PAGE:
The legal minimum tyre tread depth in the UK and most of Europe is 1.6mm. It’s important that tyre tread depth is regularly checked because the less tread a tyre has, the poorer its performance. Safety experts recommend that drivers check their tyres at least once a month, ideally once a week or before they embark on a long journey.
How do I check my tyre tread depth?
Use a dedicated tyre tread depth gauge. You can buy these from around £5; a digital one (below) only costs about £10. Most are fast and accurate, although digital ones are likely to lose accuracy over time. When you check the tread depth, measure the tread nearest the car, the middle and the outer edge.
Spot your Tread Wear Indicators (TWI). Tyre manufacturers mould TWIs into the design of each tyre’s tread. They’re easily identifiable and made up of six or more small ribs across the bottom of the main tread grooves. These are usually 1.6mm to 2mm above the base of the groove. When the TWI is the same height as the tread, the tyre should be replaced.
Use a 20p coin (below). Place the 20p in the tyre groove at various places around the tyre and across the face of the tread. If the outer rim of the coin is visible above the tread, you need to buy a new tyre.
How much tread do tyres start with?
Every tyre starts life with around 8mm of tread. The legal minimum is 1.6mm. However, independent tests show that the time it takes for a car to stop increases significantly once tread depth is below 3mm.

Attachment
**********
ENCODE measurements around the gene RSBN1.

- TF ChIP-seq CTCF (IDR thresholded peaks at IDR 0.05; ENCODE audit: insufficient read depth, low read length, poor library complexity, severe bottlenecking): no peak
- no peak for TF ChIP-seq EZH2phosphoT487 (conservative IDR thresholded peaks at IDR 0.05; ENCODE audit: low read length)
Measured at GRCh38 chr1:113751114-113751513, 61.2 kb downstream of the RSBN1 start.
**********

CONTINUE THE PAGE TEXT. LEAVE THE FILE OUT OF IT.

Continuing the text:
While you’re down there, perform a visual check
First of all you’ll need a torch and this involves getting down on the ground, so it’s probably better not to do it in your best suit. Look at the sidewall (the area of tyre perpendicular to the road). There should be no tears, cracks or bulges in it. All these can prompt MOT failures.
Inspect the wheel rims. These shouldn’t be dented or damaged to any great extent. Check the tread too, particularly for any screws or nails in it. The tread’s wear should be even. Your wheels are out of alignment if the tread on the inside is more worn than the outside or vice versa. Then take the torch and look on the inside sidewalls for tears and cracks.
Why tyre checks are vital
Tyres that are unroadworthy can land you with a fine of up to £2500 and three penalty points per tyre. Properly maintained tyres will also keep you and other road users safe and should help you to avoid accidents. If you’re ever in doubt about the condition of your tyres, always get them checked by a garage or tyre professional.
I’ve been writing about cars and motoring for more than 25 years. My career started on a long-departed classic car weekly magazine called AutoClassic. I’ve since pitched up at Autosport, Auto Express, the News of the World, Sunday Times and most recently the Daily Telegraph. When I’m not writing about cars and motoring, I’m probably doing some kind of sport or working in my garden.